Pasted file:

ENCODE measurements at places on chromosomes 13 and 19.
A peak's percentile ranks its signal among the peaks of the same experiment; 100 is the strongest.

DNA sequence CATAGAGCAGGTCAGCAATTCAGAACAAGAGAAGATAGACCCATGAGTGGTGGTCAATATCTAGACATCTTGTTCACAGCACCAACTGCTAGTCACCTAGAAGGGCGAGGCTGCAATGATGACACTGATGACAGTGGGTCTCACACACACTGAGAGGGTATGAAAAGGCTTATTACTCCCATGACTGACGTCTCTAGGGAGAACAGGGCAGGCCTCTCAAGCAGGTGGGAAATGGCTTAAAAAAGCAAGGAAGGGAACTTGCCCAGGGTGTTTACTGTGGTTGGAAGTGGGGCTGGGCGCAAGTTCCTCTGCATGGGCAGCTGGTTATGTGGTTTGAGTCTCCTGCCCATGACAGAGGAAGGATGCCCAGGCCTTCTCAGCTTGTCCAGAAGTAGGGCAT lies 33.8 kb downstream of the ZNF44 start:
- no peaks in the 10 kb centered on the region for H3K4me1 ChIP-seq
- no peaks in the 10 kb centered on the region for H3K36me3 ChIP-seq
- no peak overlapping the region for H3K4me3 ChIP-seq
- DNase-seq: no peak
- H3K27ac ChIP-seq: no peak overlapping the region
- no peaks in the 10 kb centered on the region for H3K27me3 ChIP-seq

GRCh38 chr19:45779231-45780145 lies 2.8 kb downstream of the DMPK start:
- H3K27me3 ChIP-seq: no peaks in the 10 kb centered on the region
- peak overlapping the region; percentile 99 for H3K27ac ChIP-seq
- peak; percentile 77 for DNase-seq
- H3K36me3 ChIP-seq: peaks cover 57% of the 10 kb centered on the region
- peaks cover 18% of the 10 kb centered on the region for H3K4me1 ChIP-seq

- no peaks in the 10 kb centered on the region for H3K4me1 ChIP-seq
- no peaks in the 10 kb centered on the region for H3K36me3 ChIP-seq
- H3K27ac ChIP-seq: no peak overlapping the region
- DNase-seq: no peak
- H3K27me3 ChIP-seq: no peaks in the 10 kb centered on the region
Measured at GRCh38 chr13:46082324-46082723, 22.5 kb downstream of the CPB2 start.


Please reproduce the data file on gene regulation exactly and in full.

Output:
ENCODE measurements at places on chromosomes 13 and 19.
A peak's percentile ranks its signal among the peaks of the same experiment; 100 is the strongest.

DNA sequence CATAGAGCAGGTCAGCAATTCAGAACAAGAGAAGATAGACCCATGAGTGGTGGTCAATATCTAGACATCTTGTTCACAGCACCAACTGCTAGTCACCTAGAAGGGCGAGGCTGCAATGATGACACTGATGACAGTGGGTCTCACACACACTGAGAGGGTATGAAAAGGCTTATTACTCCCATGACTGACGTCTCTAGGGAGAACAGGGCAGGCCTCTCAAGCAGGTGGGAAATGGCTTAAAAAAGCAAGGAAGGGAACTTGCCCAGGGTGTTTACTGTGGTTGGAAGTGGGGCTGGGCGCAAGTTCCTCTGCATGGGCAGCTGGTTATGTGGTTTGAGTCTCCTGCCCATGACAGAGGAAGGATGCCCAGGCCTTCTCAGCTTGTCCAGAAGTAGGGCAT lies 33.8 kb downstream of the ZNF44 start:
- no peaks in the 10 kb centered on the region for H3K4me1 ChIP-seq
- no peaks in the 10 kb centered on the region for H3K36me3 ChIP-seq
- no peak overlapping the region for H3K4me3 ChIP-seq
- DNase-seq: no peak
- H3K27ac ChIP-seq: no peak overlapping the region
- no peaks in the 10 kb centered on the region for H3K27me3 ChIP-seq

GRCh38 chr19:45779231-45780145 lies 2.8 kb downstream of the DMPK start:
- H3K27me3 ChIP-seq: no peaks in the 10 kb centered on the region
- peak overlapping the region; percentile 99 for H3K27ac ChIP-seq
- peak; percentile 77 for DNase-seq
- H3K36me3 ChIP-seq: peaks cover 57% of the 10 kb centered on the region
- peaks cover 18% of the 10 kb centered on the region for H3K4me1 ChIP-seq

- no peaks in the 10 kb centered on the region for H3K4me1 ChIP-seq
- no peaks in the 10 kb centered on the region for H3K36me3 ChIP-seq
- H3K27ac ChIP-seq: no peak overlapping the region
- DNase-seq: no peak
- H3K27me3 ChIP-seq: no peaks in the 10 kb centered on the region
Measured at GRCh38 chr13:46082324-46082723, 22.5 kb downstream of the CPB2 start.